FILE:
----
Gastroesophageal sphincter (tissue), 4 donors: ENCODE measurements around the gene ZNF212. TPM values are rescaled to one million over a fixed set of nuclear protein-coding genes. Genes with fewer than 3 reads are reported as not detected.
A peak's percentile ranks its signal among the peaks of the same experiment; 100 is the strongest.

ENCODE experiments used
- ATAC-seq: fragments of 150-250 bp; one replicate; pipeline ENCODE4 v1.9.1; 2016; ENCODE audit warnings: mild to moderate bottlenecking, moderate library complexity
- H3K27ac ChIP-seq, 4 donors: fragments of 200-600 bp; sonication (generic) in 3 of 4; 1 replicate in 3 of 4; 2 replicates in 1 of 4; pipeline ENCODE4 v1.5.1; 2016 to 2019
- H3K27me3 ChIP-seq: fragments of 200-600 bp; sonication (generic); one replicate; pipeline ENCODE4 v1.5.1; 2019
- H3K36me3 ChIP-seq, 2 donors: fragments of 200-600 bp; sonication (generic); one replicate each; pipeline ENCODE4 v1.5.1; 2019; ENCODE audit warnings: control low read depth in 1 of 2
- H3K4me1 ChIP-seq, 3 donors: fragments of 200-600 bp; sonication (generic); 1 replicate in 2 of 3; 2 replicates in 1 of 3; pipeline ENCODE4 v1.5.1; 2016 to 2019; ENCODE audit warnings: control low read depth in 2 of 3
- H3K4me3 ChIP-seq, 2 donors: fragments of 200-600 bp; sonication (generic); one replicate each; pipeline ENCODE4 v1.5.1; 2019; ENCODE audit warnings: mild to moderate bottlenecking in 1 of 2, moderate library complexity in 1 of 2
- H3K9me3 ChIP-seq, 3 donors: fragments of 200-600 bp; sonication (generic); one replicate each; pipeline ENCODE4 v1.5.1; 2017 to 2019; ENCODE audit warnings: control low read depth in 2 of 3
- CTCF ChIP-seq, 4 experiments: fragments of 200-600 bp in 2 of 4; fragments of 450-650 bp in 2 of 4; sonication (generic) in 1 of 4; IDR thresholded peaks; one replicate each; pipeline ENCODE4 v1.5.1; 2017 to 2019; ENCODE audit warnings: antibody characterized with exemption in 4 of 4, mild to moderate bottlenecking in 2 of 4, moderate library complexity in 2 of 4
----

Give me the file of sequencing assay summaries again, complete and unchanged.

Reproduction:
Gastroesophageal sphincter (tissue), 4 donors: ENCODE measurements around the gene ZNF212. TPM values are rescaled to one million over a fixed set of nuclear protein-coding genes. Genes with fewer than 3 reads are reported as not detected.
A peak's percentile ranks its signal among the peaks of the same experiment; 100 is the strongest.

ENCODE experiments used
- ATAC-seq: fragments of 150-250 bp; one replicate; pipeline ENCODE4 v1.9.1; 2016; ENCODE audit warnings: mild to moderate bottlenecking, moderate library complexity
- H3K27ac ChIP-seq, 4 donors: fragments of 200-600 bp; sonication (generic) in 3 of 4; 1 replicate in 3 of 4; 2 replicates in 1 of 4; pipeline ENCODE4 v1.5.1; 2016 to 2019
- H3K27me3 ChIP-seq: fragments of 200-600 bp; sonication (generic); one replicate; pipeline ENCODE4 v1.5.1; 2019
- H3K36me3 ChIP-seq, 2 donors: fragments of 200-600 bp; sonication (generic); one replicate each; pipeline ENCODE4 v1.5.1; 2019; ENCODE audit warnings: control low read depth in 1 of 2
- H3K4me1 ChIP-seq, 3 donors: fragments of 200-600 bp; sonication (generic); 1 replicate in 2 of 3; 2 replicates in 1 of 3; pipeline ENCODE4 v1.5.1; 2016 to 2019; ENCODE audit warnings: control low read depth in 2 of 3
- H3K4me3 ChIP-seq, 2 donors: fragments of 200-600 bp; sonication (generic); one replicate each; pipeline ENCODE4 v1.5.1; 2019; ENCODE audit warnings: mild to moderate bottlenecking in 1 of 2, moderate library complexity in 1 of 2
- H3K9me3 ChIP-seq, 3 donors: fragments of 200-600 bp; sonication (generic); one replicate each; pipeline ENCODE4 v1.5.1; 2017 to 2019; ENCODE audit warnings: control low read depth in 2 of 3
- CTCF ChIP-seq, 4 experiments: fragments of 200-600 bp in 2 of 4; fragments of 450-650 bp in 2 of 4; sonication (generic) in 1 of 4; IDR thresholded peaks; one replicate each; pipeline ENCODE4 v1.5.1; 2017 to 2019; ENCODE audit warnings: antibody characterized with exemption in 4 of 4, mild to moderate bottlenecking in 2 of 4, moderate library complexity in 2 of 4